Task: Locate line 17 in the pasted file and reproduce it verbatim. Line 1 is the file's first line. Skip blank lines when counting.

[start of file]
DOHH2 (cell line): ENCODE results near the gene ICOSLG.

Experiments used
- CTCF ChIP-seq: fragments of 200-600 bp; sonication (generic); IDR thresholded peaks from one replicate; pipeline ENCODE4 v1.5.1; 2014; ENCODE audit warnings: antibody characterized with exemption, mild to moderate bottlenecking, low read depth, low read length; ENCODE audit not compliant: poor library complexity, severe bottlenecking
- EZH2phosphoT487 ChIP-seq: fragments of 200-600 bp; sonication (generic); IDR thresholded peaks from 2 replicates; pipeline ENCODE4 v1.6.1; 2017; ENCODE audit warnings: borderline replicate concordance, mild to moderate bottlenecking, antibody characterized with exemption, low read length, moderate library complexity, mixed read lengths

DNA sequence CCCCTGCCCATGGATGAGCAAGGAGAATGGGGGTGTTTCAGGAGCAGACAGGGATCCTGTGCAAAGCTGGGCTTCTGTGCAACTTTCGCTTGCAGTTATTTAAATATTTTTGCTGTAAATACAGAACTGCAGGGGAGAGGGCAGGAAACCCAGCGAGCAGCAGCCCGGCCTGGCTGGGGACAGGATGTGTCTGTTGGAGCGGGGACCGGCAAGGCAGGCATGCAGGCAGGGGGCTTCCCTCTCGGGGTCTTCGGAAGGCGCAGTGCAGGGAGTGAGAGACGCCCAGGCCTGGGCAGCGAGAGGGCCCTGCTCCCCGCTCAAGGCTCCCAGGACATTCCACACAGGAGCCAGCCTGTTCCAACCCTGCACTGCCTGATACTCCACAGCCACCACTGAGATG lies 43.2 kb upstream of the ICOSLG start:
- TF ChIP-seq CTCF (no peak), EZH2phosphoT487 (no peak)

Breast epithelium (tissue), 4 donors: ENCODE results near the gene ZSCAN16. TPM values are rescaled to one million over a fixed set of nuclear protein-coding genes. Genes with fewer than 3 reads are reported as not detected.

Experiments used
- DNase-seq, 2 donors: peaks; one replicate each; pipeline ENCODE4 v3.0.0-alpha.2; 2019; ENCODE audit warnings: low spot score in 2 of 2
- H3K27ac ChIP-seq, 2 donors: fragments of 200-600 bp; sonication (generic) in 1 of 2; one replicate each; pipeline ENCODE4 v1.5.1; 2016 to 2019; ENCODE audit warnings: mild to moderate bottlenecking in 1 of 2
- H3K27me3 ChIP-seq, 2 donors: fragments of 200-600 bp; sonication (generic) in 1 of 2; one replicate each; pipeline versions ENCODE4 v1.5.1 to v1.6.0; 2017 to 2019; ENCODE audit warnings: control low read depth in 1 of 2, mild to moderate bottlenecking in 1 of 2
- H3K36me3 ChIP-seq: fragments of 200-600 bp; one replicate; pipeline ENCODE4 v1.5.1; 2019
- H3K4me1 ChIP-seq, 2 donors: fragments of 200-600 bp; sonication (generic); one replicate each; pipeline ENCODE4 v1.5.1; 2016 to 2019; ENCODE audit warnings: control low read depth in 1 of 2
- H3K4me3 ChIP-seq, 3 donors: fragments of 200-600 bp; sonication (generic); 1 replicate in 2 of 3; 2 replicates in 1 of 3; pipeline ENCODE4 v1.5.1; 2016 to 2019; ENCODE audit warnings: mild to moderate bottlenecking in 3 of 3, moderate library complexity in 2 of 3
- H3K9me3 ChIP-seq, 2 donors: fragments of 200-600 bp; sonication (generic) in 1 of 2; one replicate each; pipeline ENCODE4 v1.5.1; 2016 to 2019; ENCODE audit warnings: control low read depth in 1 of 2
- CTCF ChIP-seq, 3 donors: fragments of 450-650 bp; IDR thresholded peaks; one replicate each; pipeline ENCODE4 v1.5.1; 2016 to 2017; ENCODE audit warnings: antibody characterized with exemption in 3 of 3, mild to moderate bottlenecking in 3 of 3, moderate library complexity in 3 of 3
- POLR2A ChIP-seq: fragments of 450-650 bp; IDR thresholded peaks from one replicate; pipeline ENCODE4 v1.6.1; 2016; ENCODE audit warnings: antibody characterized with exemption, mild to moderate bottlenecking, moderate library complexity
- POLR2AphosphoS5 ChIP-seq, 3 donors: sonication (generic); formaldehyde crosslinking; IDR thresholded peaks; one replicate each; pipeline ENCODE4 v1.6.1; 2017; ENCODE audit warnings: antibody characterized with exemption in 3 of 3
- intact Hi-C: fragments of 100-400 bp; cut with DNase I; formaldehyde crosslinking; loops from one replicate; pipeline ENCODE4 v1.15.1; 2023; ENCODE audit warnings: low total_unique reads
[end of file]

- POLR2A ChIP-seq: fragments of 450-650 bp; IDR thresholded peaks from one replicate; pipeline ENCODE4 v1.6.1; 2016; ENCODE audit warnings: antibody characterized with exemption, mild to moderate bottlenecking, moderate library complexity